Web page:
Listen my children and you shall hear
Of the midnight ride of Paul Revere,
On the eighteenth of April, in Seventy-five;
Hardly a man is now alive
Who remembers that famous day and year.
He said to his friend, "If the British march
By land or sea from the town to-night,
Hang a lantern aloft in the belfry arch
Of the North Church tower as a signal light,--
One if by land, and two if by sea;
And I on the opposite shore will be,
Ready to ride and spread the alarm
Through every Middlesex village and farm,
For the country folk to be up and to arm."
Then he said "Good-night!" and with muffled oar
Silently rowed to the Charlestown shore,
Just as the moon rose over the bay,
Where swinging wide at her moorings lay
The Somerset, British man-of-war;
A phantom ship, with each mast and spar
Across the moon like a prison bar,
And a huge black hulk, that was magnified
By its own reflection in the tide.
Meanwhile, his friend through alley and street
Wanders and watches, with eager ears,
Till in the silence around him he hears
The muster of men at the barrack door,
The sound of arms, and the tramp of feet,
And the measured tread of the grenadiers,
Marching down to their boats on the shore.
Then he climbed the tower of the Old North Church,
By the wooden stairs, with stealthy tread,
To the belfry chamber overhead,
And startled the pigeons from their perch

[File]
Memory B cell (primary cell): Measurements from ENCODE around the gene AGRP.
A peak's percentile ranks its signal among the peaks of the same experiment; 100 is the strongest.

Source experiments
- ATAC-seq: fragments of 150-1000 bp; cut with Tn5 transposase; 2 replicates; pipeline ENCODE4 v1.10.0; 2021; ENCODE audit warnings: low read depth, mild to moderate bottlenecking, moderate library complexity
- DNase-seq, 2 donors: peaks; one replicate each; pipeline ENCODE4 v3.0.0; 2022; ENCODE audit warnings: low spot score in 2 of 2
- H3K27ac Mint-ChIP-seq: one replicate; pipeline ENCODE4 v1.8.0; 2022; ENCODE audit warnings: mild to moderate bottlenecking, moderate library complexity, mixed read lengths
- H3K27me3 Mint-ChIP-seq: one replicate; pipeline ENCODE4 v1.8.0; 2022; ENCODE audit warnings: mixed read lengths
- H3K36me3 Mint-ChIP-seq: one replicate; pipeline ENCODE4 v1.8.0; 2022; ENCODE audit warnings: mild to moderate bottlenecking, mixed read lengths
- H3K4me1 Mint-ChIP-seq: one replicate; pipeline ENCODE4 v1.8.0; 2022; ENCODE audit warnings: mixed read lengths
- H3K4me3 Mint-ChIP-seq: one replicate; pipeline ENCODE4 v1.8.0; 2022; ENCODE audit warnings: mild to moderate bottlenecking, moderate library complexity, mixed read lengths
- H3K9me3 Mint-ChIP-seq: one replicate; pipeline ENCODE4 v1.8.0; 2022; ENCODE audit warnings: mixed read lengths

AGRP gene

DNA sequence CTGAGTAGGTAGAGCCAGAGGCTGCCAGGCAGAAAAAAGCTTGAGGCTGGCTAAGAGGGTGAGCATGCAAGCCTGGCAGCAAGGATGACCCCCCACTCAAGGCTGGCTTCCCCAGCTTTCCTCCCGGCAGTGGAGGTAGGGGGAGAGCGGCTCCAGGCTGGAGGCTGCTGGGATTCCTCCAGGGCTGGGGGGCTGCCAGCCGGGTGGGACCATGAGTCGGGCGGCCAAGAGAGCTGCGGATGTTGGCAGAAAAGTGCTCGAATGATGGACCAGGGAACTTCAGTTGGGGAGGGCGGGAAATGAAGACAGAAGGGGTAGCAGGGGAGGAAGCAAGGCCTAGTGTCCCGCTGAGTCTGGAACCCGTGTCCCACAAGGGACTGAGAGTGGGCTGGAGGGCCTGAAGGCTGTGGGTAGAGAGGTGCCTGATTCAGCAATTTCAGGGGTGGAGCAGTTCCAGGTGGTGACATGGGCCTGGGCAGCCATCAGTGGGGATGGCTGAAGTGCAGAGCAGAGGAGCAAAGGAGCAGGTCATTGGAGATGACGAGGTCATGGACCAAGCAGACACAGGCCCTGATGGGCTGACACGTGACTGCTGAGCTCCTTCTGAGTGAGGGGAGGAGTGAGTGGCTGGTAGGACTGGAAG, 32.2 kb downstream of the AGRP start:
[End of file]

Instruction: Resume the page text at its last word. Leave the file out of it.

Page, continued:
On the sombre rafters, that round him made
Masses and moving shapes of shade,--
By the trembling ladder, steep and tall,
To the highest window in the wall,
Where he paused to listen and look down
A moment on the roofs of the town
And the moonlight flowing over all.
Beneath, in the churchyard, lay the dead,
In their night encampment on the hill,
Wrapped in silence so deep and still
That he could hear, like a sentinel's tread,
The watchful night-wind, as it went
Creeping along from tent to tent,
And seeming to whisper, "All is well!"
A moment only he feels the spell
Of the place and the hour, and the secret dread
Of the lonely belfry and the dead;
For suddenly all his thoughts are bent
On a shadowy something far away,
Where the river widens to meet the bay,--
A line of black that bends and floats
On the rising tide like a bridge of boats.
Meanwhile, impatient to mount and ride,
Booted and spurred, with a heavy stride
On the opposite shore walked Paul Revere.
Now he patted his horse's side,
Now he gazed at the landscape far and near,
Then, impetuous, stamped the earth,
And turned and tightened his saddle girth;
But mostly he watched with eager search
The belfry tower of the Old North Church,
As it rose above the graves on the hill,
Lonely and spectral and sombre and still.
And lo! as he looks, on the belfry's height
A glimmer, and then a gleam of light!
He springs to the saddle, the bridle he turns,
But lingers and gazes, till full on his sight
A second lamp in the belfry burns.